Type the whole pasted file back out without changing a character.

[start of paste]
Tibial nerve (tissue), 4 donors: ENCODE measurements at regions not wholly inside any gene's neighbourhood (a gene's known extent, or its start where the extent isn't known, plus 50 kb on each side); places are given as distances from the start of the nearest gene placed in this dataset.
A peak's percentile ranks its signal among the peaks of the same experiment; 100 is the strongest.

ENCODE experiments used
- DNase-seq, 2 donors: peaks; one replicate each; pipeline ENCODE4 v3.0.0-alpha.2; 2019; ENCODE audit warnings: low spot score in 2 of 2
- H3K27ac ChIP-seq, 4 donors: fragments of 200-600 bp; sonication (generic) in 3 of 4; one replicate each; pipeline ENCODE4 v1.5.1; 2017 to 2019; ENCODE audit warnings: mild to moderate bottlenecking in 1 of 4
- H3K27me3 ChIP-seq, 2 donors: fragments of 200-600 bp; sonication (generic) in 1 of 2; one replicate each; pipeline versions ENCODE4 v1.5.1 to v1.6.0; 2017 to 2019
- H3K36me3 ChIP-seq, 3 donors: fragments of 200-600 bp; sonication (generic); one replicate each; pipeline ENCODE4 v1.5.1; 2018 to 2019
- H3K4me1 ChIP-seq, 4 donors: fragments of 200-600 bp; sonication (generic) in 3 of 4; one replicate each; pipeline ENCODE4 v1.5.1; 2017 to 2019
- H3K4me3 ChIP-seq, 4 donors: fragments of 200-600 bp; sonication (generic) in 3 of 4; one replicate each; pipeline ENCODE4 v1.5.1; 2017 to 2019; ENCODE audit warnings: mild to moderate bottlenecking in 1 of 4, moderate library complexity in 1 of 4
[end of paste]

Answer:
Tibial nerve (tissue), 4 donors: ENCODE measurements at regions not wholly inside any gene's neighbourhood (a gene's known extent, or its start where the extent isn't known, plus 50 kb on each side); places are given as distances from the start of the nearest gene placed in this dataset.
A peak's percentile ranks its signal among the peaks of the same experiment; 100 is the strongest.

ENCODE experiments used
- DNase-seq, 2 donors: peaks; one replicate each; pipeline ENCODE4 v3.0.0-alpha.2; 2019; ENCODE audit warnings: low spot score in 2 of 2
- H3K27ac ChIP-seq, 4 donors: fragments of 200-600 bp; sonication (generic) in 3 of 4; one replicate each; pipeline ENCODE4 v1.5.1; 2017 to 2019; ENCODE audit warnings: mild to moderate bottlenecking in 1 of 4
- H3K27me3 ChIP-seq, 2 donors: fragments of 200-600 bp; sonication (generic) in 1 of 2; one replicate each; pipeline versions ENCODE4 v1.5.1 to v1.6.0; 2017 to 2019
- H3K36me3 ChIP-seq, 3 donors: fragments of 200-600 bp; sonication (generic); one replicate each; pipeline ENCODE4 v1.5.1; 2018 to 2019
- H3K4me1 ChIP-seq, 4 donors: fragments of 200-600 bp; sonication (generic) in 3 of 4; one replicate each; pipeline ENCODE4 v1.5.1; 2017 to 2019
- H3K4me3 ChIP-seq, 4 donors: fragments of 200-600 bp; sonication (generic) in 3 of 4; one replicate each; pipeline ENCODE4 v1.5.1; 2017 to 2019; ENCODE audit warnings: mild to moderate bottlenecking in 1 of 4, moderate library complexity in 1 of 4